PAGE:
Effective January 1, 2020, California will require manufacturers of “connected devices” to equip those devices with reasonable security features. An example of a reasonable security feature (provided in the bill) would be to assign each device a unique password or to prompt the user to generate a password on setup.
This new law follows a trend that has been gathering steam since 2015, when the FTC provided security guidance to Internet of Things device manufacturers. Just a year later, the Mirai botnet used a DDos attack to take down a number of popular web services, in one of the first major Internet of Things attacks. DDos attacks leverage the internet connections (bandwidth) of large numbers of unsuspecting persons. First, the bad-actor infects the person’s device with malware. Then these devices can be remotely-forced to connect simultaneously to various targets (think Netflix), overwhelming their ability to communicate and shutting down the service. These types of large-scale attacks are especially dangerous in the Internet of Things context, where otherwise innocuous devices such as light-fixtures, DVRs, toasters, pet-feeders, and countless others begin to come online.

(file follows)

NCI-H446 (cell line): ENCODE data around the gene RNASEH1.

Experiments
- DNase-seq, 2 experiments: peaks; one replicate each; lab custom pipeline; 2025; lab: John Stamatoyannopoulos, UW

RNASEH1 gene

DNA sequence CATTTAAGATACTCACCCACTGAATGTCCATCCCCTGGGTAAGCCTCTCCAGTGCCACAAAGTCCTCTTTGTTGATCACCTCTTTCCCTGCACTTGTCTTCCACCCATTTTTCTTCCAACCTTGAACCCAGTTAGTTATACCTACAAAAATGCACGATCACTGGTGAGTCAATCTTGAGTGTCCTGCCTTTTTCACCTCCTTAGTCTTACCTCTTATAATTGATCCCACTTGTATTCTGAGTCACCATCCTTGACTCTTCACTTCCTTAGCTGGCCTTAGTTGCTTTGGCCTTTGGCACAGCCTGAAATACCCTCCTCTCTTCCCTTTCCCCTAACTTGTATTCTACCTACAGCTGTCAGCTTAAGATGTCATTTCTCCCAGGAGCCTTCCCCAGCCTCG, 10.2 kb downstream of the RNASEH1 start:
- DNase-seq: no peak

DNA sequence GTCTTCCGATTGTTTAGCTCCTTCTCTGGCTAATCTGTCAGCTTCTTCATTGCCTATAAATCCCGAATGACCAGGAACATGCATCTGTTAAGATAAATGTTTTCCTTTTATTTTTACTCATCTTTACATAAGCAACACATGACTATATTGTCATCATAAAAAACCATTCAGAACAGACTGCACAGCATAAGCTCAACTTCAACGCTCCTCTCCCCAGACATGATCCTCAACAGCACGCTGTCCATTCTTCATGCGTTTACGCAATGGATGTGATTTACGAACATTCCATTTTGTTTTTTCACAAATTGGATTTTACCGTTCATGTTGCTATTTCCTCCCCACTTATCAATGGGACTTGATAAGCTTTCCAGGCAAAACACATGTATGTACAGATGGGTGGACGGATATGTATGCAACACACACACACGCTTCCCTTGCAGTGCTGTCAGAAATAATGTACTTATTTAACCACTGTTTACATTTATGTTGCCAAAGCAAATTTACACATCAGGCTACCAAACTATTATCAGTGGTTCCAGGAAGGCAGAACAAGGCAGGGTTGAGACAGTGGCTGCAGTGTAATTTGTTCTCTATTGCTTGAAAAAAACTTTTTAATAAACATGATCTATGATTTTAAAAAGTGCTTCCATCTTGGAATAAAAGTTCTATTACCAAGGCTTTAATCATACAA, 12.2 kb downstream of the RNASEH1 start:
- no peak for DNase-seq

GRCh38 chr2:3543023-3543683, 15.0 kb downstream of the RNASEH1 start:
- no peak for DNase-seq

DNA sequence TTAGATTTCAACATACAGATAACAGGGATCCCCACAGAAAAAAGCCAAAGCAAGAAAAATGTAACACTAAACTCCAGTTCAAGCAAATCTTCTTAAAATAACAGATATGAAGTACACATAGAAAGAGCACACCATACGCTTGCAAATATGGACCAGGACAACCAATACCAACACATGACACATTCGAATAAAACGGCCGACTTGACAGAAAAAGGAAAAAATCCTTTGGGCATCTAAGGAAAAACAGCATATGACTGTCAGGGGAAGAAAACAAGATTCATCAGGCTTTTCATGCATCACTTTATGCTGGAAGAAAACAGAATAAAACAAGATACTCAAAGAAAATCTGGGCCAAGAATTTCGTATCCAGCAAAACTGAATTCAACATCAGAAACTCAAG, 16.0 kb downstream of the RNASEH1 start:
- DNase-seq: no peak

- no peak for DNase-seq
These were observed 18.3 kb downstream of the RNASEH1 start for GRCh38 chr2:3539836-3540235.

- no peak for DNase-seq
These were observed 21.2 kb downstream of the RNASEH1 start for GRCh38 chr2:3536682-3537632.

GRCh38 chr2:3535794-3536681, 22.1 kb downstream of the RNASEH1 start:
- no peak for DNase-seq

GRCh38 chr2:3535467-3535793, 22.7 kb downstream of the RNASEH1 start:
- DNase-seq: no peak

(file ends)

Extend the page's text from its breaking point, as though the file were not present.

While this new bill asks very little of manufacturers, it is a crucial first step that will force manufacturers of internet-connected devices to put in place at least some common-sense security features.
This new bill requires very little of manufacturers and provides very little in terms of security for consumers. To address Internet of Things security, both regulators and companies need to provide platforms and standards that are easy to integrate, update, and adopt.